As I work my way through Exodus again, I come to this verse: “Keep far from a false charge, and do not kill the innocent and righteous, for I will not acquit the wicked” (23.7). It’s only a small example of what runs rampant through the Torah–commandments and consequences. God warns his people about serious offenses, and spells out the inevitable results of bad choices.
And I think to myself, well, this is the problem right here. Fair warning from God, but no immediate consequences. Imagine the kind of parenting that says to your kids, “If you turn on that television before your homework is done, no more TV for the week” and then, the kids slyly waiting until dad is out of the room, pushing that power-on button. Stranger Things is playing out its slimy tendrils while the algebra rots in the backpack. Dad comes back in, observes the “choice,” huffs and puffs a bit, and goes back to making dinner. Nothing happens. What have we learned? That we can pretty much delay any consequences until they’re “negotiable.”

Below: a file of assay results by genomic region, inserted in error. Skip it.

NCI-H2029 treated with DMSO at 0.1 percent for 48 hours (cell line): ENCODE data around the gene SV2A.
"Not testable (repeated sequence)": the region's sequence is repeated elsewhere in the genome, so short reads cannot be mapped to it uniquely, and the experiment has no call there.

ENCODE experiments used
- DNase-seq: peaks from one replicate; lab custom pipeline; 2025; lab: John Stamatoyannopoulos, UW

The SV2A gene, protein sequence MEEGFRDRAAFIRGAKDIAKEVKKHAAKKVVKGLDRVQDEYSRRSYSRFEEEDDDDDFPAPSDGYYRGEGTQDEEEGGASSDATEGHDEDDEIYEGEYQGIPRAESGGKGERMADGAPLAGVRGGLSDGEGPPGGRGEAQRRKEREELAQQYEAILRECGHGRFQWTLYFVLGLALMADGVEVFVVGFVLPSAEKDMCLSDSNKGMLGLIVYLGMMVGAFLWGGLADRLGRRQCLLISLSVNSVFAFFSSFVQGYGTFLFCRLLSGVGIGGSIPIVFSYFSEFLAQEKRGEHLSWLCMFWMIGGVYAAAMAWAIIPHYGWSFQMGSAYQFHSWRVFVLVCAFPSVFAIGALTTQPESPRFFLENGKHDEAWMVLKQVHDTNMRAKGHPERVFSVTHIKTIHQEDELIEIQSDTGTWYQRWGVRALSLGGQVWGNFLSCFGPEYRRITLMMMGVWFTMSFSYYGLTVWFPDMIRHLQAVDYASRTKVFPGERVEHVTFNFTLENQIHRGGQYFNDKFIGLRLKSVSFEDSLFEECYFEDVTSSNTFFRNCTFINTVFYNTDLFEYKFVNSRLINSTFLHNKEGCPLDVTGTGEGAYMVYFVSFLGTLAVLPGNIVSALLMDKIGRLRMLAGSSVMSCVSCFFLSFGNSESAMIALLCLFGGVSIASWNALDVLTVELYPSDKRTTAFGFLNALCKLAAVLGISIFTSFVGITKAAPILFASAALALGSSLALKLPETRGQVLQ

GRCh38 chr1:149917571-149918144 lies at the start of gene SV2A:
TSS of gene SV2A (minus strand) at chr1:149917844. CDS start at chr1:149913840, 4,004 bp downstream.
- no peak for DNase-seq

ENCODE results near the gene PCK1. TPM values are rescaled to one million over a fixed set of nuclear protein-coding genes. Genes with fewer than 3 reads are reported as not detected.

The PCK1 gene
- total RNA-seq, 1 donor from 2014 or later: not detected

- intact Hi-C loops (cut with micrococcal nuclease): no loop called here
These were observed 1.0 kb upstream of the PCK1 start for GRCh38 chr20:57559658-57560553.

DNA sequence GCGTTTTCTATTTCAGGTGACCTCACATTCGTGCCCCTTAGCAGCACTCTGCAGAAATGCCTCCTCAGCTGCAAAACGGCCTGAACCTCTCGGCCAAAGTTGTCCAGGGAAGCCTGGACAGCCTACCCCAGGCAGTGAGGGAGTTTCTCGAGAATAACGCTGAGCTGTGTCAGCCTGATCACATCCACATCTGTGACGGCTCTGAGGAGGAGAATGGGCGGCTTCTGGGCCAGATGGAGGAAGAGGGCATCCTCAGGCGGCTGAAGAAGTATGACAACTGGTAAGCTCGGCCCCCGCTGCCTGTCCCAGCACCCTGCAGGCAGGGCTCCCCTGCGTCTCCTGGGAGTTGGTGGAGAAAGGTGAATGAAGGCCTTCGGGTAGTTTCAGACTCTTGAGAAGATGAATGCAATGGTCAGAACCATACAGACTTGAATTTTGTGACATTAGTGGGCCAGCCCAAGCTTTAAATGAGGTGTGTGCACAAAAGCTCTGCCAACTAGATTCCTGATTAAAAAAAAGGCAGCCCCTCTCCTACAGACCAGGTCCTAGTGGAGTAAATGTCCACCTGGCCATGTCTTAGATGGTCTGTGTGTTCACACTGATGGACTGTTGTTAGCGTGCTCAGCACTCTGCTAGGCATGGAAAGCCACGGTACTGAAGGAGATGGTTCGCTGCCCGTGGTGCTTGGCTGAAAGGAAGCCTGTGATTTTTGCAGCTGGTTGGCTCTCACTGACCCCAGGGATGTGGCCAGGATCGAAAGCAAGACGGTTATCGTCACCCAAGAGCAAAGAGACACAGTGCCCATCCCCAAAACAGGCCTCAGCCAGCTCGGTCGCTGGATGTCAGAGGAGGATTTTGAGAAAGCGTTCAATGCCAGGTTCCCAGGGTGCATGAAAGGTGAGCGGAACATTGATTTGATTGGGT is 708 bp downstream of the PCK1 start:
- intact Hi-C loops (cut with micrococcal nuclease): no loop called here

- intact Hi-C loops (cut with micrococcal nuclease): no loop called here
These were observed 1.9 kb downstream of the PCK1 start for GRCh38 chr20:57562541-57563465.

God gives rules for family, communal, and national justice for his people, and those rules have consequences. He puts all the power into the hands of his people: choose. The people of God indeed do choose: they choose to ignore God’s rules with impunity. The prophets enumerate the many ways God is going to exact punishment, blasting and bellowing their righteous rage at the seemingly gleeful nose-thumbing God’s people do over the centuries.
Idolatry? You shall have no other gods before me. “We will not listen to the message you have spoken to us in the name of the Lord! … We will burn incense to the Queen of Heaven and will pour out drink offering to her just as we and our fathers, our kings and our officials did in the towns of Judah and in the streets of Jerusalem” (Jer 44.16-17).
Murder? You shall not murder. “Joab said to Amasa, ‘How are you, my brother?’ Then Joab took Amasa by the beard with his right hand to kiss him. Amasa was not on his guard against the dagger in Joab’s hand, and Joab plunged it into his belly…” (2 Sam 20. 9-10).
Adultery? Do not have sexual relations with your neighbor’s wife… “‘Isn’t this Bathsheba, the wife of Uriah the Hittite?’ Then David sent messengers to get her. She came to him, and he slept with her” (2 Sam 11.3-4).